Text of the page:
My fourteen-year-old daughter and I are close. I’ve always been forthcoming and candid (within reason) about my own life experiences and views. Because of this, our conversations tend to be quite open.
Lately, though, she’s been less inclined to share her stuff with me. It’s to be expected and I’m okay with it, actually. She’s doing that push for independence thing that happens around this age. She’s also been moodier and more pessimistic which I expect is due to the surge in hormones, the increase in schoolwork, a growing interest in boys, and the seemingly inevitable friendship drama.
I’m not shocked about any of the recent changes in my girl nor do I feel concerned about our current relationship dynamic. But, I have to admit, these shifts have changed the way I do things as a mom. If you had asked me a few years ago if I would snoop through my kids’ text messages, I would have said: “No. How disrespectful of their privacy.” But now, I disagree with my former stance.
These days, and for the unforeseeable future, I most certainly do look through my teen’s phone. I read her text messages and her private DMs. I keep an eye on what she and her friends are posting on their social media outlets. I look at her camera roll and her ‘Notes’ every once in a while. And, I do all of this without guilt. Because that little phone is connected to the great big world out there, a world that includes predators, bullies, negative influences, and a whole wealth of knowledge that she may or may not (most likely the latter) benefit from. There, in the palm of her hand, is a very powerful source of information. From porn to skewed celebrity gossip to actual videos of people committing suicide, there is just SO much potentially tough to process information just a click away. It’s my job to keep a watchful eye on my child’s well-being and to help her make sense of what she sees and reads.
I have the password for her phone. She knows I do because she gave it to me. When we bought the phone for her birthday last year it was part of the deal. I was honest with her at the time. I told her I might browse through it every once in a while and if she had things she wants to keep private, like personal thoughts or stories, she should write them in a journal. I think we can all benefit from a private place to express ourselves and I promised her I wouldn’t read her journal. But, due to the nature of the internet, I don’t promise the same privacy and freedom with her phone.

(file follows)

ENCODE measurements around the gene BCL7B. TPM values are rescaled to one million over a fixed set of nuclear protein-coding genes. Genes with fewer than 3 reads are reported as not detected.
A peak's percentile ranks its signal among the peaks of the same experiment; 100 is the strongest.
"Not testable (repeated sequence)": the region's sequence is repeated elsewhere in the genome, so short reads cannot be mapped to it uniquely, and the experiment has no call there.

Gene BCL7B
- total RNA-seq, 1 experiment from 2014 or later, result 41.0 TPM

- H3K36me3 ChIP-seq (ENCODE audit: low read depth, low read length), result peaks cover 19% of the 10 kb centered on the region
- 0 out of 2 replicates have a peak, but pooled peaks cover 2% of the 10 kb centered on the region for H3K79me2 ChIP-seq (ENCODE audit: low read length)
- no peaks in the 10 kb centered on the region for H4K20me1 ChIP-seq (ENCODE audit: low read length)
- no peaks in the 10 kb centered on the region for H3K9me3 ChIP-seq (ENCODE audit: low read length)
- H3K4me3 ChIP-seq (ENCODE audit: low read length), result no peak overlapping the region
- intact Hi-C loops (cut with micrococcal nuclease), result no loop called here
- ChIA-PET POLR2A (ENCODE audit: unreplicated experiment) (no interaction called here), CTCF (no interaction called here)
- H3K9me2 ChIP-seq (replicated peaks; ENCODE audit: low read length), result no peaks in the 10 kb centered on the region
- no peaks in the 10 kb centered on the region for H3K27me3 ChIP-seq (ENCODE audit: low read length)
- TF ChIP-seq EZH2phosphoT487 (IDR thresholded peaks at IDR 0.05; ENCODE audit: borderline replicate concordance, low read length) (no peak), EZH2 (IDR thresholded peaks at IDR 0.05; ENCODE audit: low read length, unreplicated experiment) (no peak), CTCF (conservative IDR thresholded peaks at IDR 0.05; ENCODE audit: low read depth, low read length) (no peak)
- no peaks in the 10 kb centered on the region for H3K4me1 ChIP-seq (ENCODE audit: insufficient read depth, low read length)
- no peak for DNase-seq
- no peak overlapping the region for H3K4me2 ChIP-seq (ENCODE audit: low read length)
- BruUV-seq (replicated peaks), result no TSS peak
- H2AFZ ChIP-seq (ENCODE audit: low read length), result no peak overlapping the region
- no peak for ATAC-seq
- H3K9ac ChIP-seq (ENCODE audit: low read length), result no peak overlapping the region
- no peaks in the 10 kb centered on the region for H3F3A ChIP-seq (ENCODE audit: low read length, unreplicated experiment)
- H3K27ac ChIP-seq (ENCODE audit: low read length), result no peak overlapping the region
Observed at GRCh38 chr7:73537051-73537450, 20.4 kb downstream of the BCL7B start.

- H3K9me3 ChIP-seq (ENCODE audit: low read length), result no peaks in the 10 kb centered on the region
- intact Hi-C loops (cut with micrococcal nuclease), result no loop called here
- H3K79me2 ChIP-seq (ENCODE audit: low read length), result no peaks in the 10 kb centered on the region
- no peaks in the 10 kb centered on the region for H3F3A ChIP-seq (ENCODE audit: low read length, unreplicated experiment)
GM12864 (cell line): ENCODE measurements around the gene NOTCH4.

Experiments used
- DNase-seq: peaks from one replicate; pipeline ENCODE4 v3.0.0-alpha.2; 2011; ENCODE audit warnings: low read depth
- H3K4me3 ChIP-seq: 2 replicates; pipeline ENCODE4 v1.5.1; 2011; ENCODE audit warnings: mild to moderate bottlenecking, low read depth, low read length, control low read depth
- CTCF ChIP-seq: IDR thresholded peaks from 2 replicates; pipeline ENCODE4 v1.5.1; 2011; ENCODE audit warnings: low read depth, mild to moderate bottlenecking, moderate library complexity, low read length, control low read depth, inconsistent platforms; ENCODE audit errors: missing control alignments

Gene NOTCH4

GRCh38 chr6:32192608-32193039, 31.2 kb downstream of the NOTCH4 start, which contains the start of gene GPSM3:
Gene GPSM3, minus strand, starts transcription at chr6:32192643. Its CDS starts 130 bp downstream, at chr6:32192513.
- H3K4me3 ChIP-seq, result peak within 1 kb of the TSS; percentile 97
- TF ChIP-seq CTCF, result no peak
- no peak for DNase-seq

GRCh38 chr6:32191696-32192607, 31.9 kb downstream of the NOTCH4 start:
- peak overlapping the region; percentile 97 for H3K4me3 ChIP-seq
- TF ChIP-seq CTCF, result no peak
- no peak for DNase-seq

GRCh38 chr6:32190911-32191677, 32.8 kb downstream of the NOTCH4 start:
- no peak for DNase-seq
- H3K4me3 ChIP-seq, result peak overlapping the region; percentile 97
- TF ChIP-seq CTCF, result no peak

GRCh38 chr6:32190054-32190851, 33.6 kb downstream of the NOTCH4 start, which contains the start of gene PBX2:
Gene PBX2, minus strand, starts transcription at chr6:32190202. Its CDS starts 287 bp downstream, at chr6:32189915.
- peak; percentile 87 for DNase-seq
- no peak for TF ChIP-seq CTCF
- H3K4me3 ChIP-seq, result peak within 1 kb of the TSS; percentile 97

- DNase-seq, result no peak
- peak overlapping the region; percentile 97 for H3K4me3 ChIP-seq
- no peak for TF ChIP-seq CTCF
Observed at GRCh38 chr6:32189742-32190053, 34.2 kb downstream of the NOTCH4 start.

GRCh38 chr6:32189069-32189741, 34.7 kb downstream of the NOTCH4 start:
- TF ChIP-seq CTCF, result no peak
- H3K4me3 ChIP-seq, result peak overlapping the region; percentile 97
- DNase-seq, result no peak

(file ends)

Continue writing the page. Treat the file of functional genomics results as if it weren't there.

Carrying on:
Through my recent browses, I’ve learned a few things about my daughter. Though nothing that surprises me, really. She has a mouth like a trucker sometimes (no offense to those who drive a truck). Most of her friends do, actually. I have read and seen things that worry me but only slightly like her plans to try vaping, for example. But, so far, I haven’t stood in the way of her making poor choices. She is bound to experiment and do things that she knows she shouldn’t do. Taking some risks is all part of the growing process and she has the right to make her own mistakes without me helicoptering in and foiling her process. So when I read the messages about vaping, that were covertly written but easily deciphered, I let her follow through with her plans to vape. Turns out she didn’t really like vaping, thought it was a bit “meh.”
It also appears my mom-lectures have been getting through to her after all. Because, not only did she try it and decide for herself it was “meh” but she then went on to encourage her friend to stop vaping by warning her about the adverse effects of chemicals in her body.
These teen years are only just beginning for us. There will be more lessons to learn and mistakes to be made, both hers and mine. Maybe reading her text messages, and snooping through her phone will end up feeling like mistakes someday. But, right now it feels like the right thing to do, as her mom, so I’m going to keep on doing it.
Originally appeared on Momstown. The author has chosen to post anonymously